Why Haven’t Loan Officers Been Told These Facts?

Reach out to homeowners impacted by disasters

Don’t wait for a natural or financial disaster to occur before providing your customers with the resources necessary to recover. Ensure your borrowers know what to do when the unthinkable occurs.

Know where to turn before disaster strikes.


A HUD-approved housing counselor is a resource that you can access for housing-related support at no cost to you. No matter what your situation, their goal is to provide you with personalized advice that helps you reach your goals.

Housing counselors help by:

  • Assessing your situation.
  • Identifying suitable mortgage relief options, including options to stay in your home while avoiding foreclosure.
  • Developing a personalized action plan.
  • Talking to your mortgage company or landlord on your behalf.
  • Checking in with you regularly to support your recovery over time.

Get in touch with a counselor sooner rather than later. The earlier you reach out for help, the more options you may have available to explore.

FNMA’s Disaster Recovery Vendor
Money Management International’s – Project Porchlight

Natural disasters can strike any time. Even if you’re prepared, recovery can be a long, painstaking process. Fortunately, help is available.

MMI is proud to offer post-disaster financial recovery counseling and personalized assistance for disaster survivors through Project Porchlight.

FHLMC Help After a Natural Disaster

FNMA Homeowner Help

MMI Disaster Recovery Counseling

HUD Disaster Relief Options for Homeowners

VA Natural Disaster Relief

USDA Disaster Assistance

Do you have a great value proposition you’d like to get in front of thousands of loan officers? Are you looking for talent?

BEHIND THE SCENES – FHA Loan Servicers Significantly Fail to Implement Loss Mitigations

HUD Office of the Inspector General Reveals Significant Non-Compliance

From the HUD-OIG Report

Servicers did not provide proper loss mitigation assistance to approximately two-thirds of delinquent borrowers after their COVID-19 forbearance ended.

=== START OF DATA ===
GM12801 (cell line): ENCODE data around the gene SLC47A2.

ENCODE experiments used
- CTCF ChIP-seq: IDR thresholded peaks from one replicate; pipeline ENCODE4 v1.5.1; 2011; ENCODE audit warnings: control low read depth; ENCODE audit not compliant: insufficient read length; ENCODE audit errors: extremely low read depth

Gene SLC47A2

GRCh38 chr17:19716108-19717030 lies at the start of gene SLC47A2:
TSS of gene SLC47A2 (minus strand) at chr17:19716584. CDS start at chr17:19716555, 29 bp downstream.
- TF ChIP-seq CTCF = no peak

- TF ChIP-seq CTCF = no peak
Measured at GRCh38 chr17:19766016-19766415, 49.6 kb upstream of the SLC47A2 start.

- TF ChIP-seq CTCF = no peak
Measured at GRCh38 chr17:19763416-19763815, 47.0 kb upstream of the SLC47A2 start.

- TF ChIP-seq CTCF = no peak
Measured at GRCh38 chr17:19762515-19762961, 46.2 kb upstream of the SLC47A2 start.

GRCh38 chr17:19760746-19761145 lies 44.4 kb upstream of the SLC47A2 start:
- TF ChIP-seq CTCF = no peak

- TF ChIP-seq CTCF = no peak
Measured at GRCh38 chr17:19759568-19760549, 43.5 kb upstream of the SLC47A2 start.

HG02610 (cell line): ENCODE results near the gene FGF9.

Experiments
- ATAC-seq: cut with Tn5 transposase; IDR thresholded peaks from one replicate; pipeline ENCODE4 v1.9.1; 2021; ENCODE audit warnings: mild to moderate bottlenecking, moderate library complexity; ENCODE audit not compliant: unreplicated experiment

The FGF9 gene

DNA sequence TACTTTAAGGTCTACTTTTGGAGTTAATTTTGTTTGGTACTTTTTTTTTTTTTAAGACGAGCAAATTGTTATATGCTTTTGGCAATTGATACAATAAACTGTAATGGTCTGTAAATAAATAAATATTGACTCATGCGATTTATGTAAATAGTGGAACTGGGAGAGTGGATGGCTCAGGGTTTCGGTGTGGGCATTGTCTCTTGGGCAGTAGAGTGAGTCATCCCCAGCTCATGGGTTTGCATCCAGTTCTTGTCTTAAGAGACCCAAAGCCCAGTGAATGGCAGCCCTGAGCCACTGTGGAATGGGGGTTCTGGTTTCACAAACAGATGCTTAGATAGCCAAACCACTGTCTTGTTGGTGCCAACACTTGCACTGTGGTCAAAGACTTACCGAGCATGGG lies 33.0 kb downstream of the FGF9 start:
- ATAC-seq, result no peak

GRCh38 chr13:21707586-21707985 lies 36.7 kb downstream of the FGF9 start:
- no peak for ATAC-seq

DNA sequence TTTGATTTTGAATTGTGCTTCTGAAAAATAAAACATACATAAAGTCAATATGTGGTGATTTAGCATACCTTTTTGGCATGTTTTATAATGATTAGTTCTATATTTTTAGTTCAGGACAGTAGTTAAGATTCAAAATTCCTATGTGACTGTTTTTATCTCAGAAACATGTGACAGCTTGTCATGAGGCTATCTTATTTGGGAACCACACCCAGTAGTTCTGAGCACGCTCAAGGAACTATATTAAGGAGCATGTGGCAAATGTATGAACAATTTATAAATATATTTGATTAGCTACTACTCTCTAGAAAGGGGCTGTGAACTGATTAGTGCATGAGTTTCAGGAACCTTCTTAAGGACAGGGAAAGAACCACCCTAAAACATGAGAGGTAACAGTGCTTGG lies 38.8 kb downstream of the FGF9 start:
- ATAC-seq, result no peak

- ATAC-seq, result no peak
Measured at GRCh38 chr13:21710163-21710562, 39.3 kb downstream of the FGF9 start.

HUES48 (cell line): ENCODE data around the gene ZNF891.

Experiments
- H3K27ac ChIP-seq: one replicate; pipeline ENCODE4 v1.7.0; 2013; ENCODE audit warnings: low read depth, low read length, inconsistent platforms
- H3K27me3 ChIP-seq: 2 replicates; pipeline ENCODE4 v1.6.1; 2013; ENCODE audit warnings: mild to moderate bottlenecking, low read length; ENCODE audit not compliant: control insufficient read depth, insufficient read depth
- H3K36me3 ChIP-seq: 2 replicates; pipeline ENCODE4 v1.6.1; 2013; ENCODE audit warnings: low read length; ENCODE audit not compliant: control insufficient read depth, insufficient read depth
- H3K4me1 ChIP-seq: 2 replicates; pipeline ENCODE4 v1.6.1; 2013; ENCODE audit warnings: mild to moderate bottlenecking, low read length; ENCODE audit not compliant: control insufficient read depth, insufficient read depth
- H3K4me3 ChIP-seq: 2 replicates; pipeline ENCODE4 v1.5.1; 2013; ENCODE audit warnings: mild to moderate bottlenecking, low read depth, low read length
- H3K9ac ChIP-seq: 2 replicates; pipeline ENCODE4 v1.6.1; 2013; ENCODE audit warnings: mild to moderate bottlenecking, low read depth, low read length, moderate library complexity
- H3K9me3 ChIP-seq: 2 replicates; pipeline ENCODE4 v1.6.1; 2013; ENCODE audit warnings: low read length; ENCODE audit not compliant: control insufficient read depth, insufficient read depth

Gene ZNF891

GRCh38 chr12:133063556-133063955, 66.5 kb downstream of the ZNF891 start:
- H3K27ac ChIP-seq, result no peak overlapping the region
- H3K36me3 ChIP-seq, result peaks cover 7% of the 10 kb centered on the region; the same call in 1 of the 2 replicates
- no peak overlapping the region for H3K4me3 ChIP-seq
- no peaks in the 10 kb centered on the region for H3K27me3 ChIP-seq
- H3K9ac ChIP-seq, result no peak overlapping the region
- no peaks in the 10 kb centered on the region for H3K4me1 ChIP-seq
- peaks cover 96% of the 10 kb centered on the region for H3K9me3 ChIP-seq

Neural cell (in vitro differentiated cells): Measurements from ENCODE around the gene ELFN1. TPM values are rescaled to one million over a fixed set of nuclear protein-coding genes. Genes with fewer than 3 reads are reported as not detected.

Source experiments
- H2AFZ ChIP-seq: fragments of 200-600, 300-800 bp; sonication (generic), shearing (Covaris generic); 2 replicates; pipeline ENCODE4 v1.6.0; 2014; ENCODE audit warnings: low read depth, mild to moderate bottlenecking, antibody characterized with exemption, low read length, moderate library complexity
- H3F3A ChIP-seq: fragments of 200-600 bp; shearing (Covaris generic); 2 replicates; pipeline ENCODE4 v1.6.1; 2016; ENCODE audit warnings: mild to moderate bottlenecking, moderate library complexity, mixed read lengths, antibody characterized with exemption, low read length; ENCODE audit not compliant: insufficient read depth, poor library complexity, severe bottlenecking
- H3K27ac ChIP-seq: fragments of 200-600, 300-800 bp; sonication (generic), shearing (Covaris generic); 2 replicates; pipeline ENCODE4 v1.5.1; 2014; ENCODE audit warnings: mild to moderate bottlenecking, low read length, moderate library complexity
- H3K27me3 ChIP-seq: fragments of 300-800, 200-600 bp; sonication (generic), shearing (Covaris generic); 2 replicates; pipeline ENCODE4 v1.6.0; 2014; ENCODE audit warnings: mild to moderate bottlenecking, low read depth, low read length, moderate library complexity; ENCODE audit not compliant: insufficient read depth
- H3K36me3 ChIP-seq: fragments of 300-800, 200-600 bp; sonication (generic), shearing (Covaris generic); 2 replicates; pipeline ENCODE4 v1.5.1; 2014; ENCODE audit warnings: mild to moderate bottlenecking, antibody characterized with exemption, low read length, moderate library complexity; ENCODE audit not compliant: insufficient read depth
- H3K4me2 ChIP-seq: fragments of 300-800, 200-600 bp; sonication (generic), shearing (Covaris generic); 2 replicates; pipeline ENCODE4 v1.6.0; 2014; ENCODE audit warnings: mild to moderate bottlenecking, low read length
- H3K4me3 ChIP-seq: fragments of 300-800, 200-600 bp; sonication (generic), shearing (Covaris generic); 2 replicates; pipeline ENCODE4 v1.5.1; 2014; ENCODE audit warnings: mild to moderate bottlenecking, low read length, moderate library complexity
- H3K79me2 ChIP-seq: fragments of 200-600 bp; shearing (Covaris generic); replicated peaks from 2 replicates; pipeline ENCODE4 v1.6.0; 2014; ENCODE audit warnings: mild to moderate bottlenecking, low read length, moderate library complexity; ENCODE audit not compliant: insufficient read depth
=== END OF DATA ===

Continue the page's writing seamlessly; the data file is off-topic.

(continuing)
Based on a statistical sample drawn from 231,362 FHA-insured forward loans totaling $41 billion, servicers did not meet HUD requirements for providing loss mitigation assistance to borrowers of 155,297 FHA-insured loans. Nearly half of the borrowers did not receive the correct loss mitigation assistance. These borrowers did not receive the loss mitigation option for which they were eligible, had their loss mitigation option not calculated properly, or received a loss mitigation option that did not reinstate arrearages, which refers to any amount needed to bring the borrower current.

Approximately one-quarter of the borrowers received the correct loss mitigation option, but servicers did not follow COVID-19 loss mitigation guidance to help borrowers with payments that were missed during forbearance.



Tip of the Week – Are You Phobic About Implementing New Services, Programs, or Products?

What must you do to overcome the fear that keeps you from success?

Last week, the Journal addressed the topic of fear and how unbridled fear can have disastrous consequences. And yet, fear is an indicator that something needs your attention. Fear is a call to action. It’s not time to water the lawn or pretend you don’t like cooking when flames shoot out of your kitchen range.